Diagnostic Value of Computerized Dynamic Posturography in the Assessment of Peripheral Vestibular Disorders

Authors

  • Ronaldo G. Soriano Department of Otolaryngology Head and Neck Surgery St. Luke’s Medical Center
  • Reylan B. David Department of Otolaryngology Head and Neck Surgery St. Luke’s Medical Center
  • Norberto V. Martinez Department of Otolaryngology Head and Neck Surgery St. Luke’s Medical Center

DOI:

https://doi.org/10.32412/pjohns.v30i1.373

Keywords:

dizziness, posturography, vertigo

Abstract

Objective: This study aims to determine the sensitivity, specificity, positive predictive value and negative predictive value of Computerized Dynamic Posturography (CDP) in properly labeling patients with peripheral vestibular disorders by Videonystagmography (VNG) as having vestibular dysfunction.

Methods:

Study Design: Case - Control Study

Setting: Tertiary Private Hospital

Subjects: Twenty-three (23) patients aged 18 and above, with no history of hypertension or cardiovascular disease and no intake of anti-vertigo medications for at least 48 hours prior to testing, and with complete VNG and CDP results obtained on the same day or at least two days apart were included in the study. Cases were defined as those diagnosed with a peripheral vestibular disorder by VNG while controls were defined as those with normal VNG results. Sensitivity, specificity, positive predictive value and negative predictive value of CDP in labeling those with peripheral vestibular disorders as vestibular were determined using VNG as gold standard.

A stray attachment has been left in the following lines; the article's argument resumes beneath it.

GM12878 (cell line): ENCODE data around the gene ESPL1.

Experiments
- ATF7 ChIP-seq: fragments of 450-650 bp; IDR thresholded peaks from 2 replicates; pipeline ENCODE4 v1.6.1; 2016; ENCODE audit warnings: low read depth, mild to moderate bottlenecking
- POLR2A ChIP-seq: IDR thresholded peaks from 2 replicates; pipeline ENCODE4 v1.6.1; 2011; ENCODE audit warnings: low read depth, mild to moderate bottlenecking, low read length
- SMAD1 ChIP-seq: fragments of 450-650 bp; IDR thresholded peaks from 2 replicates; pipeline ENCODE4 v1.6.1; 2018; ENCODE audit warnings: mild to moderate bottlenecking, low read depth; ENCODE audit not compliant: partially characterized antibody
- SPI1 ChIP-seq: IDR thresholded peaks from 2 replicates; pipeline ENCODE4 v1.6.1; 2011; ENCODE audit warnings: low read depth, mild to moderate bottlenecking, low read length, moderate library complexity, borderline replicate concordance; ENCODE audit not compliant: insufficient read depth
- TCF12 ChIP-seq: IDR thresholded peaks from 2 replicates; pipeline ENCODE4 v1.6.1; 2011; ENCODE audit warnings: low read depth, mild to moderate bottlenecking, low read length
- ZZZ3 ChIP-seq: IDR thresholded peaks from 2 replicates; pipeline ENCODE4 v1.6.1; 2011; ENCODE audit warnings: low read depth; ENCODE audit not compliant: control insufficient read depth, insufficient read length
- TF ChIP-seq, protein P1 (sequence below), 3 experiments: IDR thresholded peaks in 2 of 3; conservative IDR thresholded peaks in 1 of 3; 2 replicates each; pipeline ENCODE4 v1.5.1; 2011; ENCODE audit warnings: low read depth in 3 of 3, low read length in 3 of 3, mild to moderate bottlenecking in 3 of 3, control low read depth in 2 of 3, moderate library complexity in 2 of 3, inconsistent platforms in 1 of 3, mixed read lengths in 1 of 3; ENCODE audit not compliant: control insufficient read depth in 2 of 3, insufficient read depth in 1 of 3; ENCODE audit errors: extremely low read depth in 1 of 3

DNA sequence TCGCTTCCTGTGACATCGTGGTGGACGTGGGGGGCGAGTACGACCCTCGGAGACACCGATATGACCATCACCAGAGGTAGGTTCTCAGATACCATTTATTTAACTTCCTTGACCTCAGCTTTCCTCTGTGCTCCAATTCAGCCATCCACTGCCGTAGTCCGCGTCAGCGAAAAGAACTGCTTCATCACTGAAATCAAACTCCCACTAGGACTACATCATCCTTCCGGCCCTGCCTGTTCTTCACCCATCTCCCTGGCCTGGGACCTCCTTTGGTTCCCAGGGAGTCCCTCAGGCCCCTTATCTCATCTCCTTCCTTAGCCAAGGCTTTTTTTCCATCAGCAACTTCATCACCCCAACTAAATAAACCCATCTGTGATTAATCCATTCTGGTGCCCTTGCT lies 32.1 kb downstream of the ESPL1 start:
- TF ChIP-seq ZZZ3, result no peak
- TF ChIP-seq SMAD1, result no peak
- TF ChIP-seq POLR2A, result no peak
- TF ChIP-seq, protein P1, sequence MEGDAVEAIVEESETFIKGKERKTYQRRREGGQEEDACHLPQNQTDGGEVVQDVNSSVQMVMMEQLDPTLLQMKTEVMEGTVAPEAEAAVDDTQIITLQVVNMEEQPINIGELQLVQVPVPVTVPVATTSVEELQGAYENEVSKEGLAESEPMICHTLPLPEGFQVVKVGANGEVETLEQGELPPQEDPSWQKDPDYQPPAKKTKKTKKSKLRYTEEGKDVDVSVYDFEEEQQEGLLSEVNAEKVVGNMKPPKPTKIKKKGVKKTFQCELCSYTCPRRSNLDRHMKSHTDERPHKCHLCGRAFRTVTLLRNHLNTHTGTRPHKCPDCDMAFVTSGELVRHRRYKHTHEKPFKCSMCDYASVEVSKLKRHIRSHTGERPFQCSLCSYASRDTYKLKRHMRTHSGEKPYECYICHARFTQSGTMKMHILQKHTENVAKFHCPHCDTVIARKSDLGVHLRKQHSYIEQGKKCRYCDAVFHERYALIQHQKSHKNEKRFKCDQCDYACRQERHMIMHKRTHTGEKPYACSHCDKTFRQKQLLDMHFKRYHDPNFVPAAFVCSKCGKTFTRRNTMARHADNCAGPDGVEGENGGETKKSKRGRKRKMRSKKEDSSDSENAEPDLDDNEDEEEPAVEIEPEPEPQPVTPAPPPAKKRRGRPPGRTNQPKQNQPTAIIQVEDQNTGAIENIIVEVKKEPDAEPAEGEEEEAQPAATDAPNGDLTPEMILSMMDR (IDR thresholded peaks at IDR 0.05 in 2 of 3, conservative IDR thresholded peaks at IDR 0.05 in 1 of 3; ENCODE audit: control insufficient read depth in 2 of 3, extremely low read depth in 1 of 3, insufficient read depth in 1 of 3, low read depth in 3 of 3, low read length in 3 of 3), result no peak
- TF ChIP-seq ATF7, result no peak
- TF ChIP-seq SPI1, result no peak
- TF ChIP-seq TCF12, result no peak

Results: There were 11 cases (4 males, 7 females) and 12 controls (8 males, 4 females). Using VNG as the gold standard for diagnosing peripheral vestibular disorders, CDP had a sensitivity of 45.45% and specificity of 66.67% with Positive Predictive Value(PPV) of 55.56% and Negative Predictive Value(NPV) of 57.14% in assessing peripheral vestibular disorders among the adults tested. Interestingly, 33.33% of patients with normal VNG may actually have had a vestibular dysfunction that could be detected by CDP.

Conclusion:

Prospective studies with larger sample sizes utilizing VNG and CDP are recommended in order to verify our findings.

Keywords: dizziness, posturography, vertigo

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Published

2015-06-30

How to Cite

1.
Soriano RG, David RB, Martinez NV. Diagnostic Value of Computerized Dynamic Posturography in the Assessment of Peripheral Vestibular Disorders. Philipp J Otolaryngol Head Neck Surg [Internet]. 2015 Jun. 30 [cited 2024 Jul. 12];30(1):14-6. Available from: https://pjohns.pso-hns.org/index.php/pjohns/article/view/373

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